One of the wonderful things about attending events are the relationships you form when you are there. Especially during multi-day events, you have the chance to break bread with different people at each meal. It is a great opportunity to get to know your fellow attendees better. It is one of the major reasons I go to events and I encourage you to keep this in mind when you are marketing your own event.
Here are a few of the relationships your attendees will form:
Friendships – Many lifelong friendships start at events. When you spend long days and evenings together, share meals, drinks and common experiences, something special happens. You form a bond that will always be there. And these days, with social media like Facebook, Twitter and LinkedIn so prevalent, it is easier than ever to stay in touch with each other. Then months or years later, your event will always be the common thread that unites them.
JV Partnerships – A Joint Venture (JV) Partnership will develop many times from an event when two attendees target the same audience, but different products. They will get together and promote one’s product to the other one’s list and vice versa. Generally the revenue of each promotion is split 50/50, so that everyone benefits. In addition, you can use it to cross pollinate and grow each other’s lists, which is huge in this day of list building importance.
Strategic Alliances – Another way relationships formed at events pay off is through strategic alliances. This might happen quite spontaneous and without intention. You start following your new friends content; blog posts, tweets, Facebook pages and then you start sharing them. You start retweeting, commenting on blog posts and tagging pictures on Facebook with your friend’s name. Although this happens quite naturally, it is reciprocated and it creates a movement of driving traffic to each others websites.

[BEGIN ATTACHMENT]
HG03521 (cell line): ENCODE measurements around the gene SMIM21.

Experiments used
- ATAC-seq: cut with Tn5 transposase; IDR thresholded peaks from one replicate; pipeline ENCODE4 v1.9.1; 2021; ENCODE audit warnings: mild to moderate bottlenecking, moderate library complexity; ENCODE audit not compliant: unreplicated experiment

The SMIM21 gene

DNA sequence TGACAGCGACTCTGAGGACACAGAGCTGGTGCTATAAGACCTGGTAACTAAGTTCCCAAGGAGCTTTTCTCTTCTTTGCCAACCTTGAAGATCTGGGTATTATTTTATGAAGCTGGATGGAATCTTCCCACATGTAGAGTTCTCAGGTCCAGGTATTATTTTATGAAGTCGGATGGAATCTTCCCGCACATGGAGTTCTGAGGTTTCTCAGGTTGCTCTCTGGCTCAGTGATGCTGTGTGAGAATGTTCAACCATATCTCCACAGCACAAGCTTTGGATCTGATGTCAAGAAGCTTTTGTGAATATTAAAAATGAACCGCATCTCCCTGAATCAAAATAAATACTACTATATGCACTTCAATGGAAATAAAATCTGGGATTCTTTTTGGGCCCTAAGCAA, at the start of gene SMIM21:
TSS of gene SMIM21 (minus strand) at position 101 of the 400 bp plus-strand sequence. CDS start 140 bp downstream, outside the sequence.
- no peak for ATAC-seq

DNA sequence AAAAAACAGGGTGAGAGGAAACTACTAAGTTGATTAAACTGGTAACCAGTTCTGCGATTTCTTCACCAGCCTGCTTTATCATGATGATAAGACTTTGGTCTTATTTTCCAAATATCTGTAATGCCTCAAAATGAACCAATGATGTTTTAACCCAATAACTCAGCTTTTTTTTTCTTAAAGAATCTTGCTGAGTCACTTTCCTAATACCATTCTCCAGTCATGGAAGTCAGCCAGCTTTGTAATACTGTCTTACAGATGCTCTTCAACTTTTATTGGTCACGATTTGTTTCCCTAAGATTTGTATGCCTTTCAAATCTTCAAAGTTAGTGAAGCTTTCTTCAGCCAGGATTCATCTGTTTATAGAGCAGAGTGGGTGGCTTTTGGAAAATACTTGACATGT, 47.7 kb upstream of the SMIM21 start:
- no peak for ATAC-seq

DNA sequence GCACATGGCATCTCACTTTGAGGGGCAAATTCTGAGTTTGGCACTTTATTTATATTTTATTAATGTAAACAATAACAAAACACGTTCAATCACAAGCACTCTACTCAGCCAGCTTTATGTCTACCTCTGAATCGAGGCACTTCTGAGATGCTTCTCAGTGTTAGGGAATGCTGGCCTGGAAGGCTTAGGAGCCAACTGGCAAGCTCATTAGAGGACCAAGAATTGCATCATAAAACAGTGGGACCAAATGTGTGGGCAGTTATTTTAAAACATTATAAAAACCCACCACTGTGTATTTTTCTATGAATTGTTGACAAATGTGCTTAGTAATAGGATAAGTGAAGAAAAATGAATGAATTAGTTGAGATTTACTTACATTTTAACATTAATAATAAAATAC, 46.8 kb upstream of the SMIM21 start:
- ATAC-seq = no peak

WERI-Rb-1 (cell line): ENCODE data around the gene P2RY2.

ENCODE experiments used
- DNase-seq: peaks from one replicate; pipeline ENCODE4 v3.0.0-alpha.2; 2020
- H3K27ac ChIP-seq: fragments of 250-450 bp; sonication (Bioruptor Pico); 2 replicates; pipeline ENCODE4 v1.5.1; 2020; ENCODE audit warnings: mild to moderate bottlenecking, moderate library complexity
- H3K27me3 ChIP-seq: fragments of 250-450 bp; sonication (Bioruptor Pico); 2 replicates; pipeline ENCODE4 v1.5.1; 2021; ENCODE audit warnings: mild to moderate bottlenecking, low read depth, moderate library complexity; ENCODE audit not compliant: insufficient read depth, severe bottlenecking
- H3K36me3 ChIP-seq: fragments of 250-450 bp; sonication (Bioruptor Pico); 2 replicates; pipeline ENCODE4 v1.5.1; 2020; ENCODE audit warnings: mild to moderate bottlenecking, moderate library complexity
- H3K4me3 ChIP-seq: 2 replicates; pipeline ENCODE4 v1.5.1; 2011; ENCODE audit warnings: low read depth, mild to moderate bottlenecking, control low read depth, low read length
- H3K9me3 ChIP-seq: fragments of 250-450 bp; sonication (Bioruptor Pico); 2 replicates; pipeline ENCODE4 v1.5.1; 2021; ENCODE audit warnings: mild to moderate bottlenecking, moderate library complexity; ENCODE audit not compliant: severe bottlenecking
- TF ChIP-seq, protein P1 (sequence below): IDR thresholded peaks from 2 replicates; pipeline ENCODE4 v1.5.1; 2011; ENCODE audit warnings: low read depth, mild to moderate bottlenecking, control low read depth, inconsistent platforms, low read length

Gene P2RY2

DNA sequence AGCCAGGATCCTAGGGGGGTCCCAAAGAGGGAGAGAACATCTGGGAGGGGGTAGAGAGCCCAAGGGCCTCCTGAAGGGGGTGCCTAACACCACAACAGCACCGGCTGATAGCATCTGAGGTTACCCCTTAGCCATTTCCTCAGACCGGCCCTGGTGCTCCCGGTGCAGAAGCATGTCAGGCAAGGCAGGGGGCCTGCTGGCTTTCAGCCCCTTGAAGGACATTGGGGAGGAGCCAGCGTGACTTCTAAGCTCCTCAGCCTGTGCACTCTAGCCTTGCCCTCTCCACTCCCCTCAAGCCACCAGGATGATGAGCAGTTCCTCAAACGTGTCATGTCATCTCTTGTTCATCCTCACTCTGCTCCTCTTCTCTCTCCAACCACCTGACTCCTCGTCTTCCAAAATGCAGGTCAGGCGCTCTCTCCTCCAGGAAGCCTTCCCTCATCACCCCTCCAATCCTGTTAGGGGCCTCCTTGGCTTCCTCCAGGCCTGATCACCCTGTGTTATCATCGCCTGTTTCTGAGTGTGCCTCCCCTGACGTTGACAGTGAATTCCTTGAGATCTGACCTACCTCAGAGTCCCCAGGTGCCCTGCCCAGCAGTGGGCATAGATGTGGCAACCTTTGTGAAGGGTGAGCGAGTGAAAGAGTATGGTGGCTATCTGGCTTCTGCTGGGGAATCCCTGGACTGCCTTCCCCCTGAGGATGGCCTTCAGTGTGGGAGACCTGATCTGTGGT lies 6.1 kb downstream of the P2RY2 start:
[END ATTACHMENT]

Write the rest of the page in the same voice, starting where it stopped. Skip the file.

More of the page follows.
Affiliate Relationships – Similar to JV Partners, when you become an affiliate, you promote someone’s product to your audience for a commission. Usually affiliate relationships are not necessarily timeline specific and can be promoted through banners on your website and ads or recommendations in your ezine. In addition to becoming someone’s affiliate, you can also start affiliate relationships for your own products and services. You will pay your affiliates a commission and each affiliate becomes a commission based sales person for you.
Many of your attendees come with the goal of creating these connections at your event. Encourage it, make it easy for them. And use it as yet another benefit of coming to your event in your marketing.